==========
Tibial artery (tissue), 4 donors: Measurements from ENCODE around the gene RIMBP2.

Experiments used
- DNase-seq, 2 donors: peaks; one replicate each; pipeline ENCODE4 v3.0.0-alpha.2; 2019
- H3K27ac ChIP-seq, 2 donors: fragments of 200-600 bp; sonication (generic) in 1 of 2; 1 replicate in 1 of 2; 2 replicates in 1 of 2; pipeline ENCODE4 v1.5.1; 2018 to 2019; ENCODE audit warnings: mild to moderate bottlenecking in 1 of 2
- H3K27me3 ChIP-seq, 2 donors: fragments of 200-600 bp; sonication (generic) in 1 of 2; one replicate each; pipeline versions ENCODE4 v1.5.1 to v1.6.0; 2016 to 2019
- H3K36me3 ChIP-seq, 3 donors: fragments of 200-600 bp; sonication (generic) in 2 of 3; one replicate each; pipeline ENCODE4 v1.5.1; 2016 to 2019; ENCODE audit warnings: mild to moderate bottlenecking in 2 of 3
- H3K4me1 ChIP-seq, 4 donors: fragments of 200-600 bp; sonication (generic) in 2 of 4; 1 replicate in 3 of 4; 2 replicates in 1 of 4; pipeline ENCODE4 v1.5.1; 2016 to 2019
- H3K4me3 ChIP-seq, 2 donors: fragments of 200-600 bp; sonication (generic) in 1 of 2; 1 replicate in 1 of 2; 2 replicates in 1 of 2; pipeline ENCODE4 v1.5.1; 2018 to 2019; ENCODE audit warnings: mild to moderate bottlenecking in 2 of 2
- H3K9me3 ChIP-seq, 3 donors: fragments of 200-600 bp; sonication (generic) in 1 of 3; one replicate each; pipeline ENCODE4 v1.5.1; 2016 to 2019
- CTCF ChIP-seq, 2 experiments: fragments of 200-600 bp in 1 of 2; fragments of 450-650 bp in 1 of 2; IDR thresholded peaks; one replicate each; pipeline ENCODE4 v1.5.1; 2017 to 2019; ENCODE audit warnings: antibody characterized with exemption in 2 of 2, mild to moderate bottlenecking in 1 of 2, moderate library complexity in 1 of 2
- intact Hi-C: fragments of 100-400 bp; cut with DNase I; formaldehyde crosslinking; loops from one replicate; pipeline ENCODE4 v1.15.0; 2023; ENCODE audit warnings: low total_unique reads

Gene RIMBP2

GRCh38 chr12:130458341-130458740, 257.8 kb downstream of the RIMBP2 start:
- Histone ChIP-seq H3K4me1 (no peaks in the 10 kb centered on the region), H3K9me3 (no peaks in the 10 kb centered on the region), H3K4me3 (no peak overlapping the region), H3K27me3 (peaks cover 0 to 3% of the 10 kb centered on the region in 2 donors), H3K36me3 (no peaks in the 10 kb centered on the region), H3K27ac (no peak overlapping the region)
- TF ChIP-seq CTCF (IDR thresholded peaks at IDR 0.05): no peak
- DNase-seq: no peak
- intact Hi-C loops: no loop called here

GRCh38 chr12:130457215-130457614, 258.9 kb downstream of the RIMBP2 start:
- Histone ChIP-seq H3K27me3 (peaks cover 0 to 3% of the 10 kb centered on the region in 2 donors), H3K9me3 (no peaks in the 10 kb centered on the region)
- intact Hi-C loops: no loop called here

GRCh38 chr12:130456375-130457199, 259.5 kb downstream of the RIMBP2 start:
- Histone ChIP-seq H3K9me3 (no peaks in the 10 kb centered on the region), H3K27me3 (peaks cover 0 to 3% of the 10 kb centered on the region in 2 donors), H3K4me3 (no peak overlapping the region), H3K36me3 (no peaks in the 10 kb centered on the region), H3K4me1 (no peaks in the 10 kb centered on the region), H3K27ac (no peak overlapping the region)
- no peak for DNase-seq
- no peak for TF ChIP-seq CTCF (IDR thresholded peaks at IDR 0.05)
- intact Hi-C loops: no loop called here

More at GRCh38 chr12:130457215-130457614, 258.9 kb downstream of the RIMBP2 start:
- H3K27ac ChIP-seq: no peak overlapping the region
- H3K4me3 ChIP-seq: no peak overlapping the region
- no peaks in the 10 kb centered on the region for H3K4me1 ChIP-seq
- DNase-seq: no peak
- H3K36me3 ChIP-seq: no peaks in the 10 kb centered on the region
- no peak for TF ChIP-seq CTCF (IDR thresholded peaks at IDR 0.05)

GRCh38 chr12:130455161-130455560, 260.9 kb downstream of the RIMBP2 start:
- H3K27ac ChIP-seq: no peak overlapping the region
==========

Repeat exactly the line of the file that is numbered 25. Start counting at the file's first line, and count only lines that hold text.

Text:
- intact Hi-C loops: no loop called here